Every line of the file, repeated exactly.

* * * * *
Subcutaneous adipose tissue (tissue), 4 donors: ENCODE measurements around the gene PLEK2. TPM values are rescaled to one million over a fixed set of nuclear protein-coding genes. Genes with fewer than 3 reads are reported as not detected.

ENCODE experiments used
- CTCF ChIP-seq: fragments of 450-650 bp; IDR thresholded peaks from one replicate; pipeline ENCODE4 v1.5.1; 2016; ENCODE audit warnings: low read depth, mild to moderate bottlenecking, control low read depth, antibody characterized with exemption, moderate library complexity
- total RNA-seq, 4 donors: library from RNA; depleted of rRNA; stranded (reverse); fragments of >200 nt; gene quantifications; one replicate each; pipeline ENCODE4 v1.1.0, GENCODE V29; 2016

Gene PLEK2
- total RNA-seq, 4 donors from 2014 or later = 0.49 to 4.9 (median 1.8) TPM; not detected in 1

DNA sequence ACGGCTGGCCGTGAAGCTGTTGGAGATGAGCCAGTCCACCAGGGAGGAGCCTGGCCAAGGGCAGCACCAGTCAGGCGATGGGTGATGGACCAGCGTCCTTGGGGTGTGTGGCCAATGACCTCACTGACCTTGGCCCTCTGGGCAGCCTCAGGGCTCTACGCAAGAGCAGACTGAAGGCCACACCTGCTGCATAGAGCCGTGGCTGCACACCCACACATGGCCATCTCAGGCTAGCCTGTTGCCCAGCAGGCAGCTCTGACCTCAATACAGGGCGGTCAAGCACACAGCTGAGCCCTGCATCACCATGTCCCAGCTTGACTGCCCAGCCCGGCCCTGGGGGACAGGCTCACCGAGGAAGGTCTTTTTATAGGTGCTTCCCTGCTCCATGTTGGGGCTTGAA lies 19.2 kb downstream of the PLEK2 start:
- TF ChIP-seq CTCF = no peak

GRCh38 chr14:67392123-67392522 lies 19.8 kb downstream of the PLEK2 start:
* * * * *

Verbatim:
Subcutaneous adipose tissue (tissue), 4 donors: ENCODE measurements around the gene PLEK2. TPM values are rescaled to one million over a fixed set of nuclear protein-coding genes. Genes with fewer than 3 reads are reported as not detected.

ENCODE experiments used
- CTCF ChIP-seq: fragments of 450-650 bp; IDR thresholded peaks from one replicate; pipeline ENCODE4 v1.5.1; 2016; ENCODE audit warnings: low read depth, mild to moderate bottlenecking, control low read depth, antibody characterized with exemption, moderate library complexity
- total RNA-seq, 4 donors: library from RNA; depleted of rRNA; stranded (reverse); fragments of >200 nt; gene quantifications; one replicate each; pipeline ENCODE4 v1.1.0, GENCODE V29; 2016

Gene PLEK2
- total RNA-seq, 4 donors from 2014 or later = 0.49 to 4.9 (median 1.8) TPM; not detected in 1

DNA sequence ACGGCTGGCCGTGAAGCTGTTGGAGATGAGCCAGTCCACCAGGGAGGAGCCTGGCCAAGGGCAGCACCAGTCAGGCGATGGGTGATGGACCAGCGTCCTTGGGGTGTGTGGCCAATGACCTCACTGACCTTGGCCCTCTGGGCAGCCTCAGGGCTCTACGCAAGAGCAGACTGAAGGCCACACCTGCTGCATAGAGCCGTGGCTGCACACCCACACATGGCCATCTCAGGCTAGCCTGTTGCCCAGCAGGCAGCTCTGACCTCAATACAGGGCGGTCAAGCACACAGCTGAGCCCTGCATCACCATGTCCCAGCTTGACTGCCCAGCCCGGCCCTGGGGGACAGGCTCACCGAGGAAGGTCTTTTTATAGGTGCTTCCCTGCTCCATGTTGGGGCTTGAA lies 19.2 kb downstream of the PLEK2 start:
- TF ChIP-seq CTCF = no peak

GRCh38 chr14:67392123-67392522 lies 19.8 kb downstream of the PLEK2 start: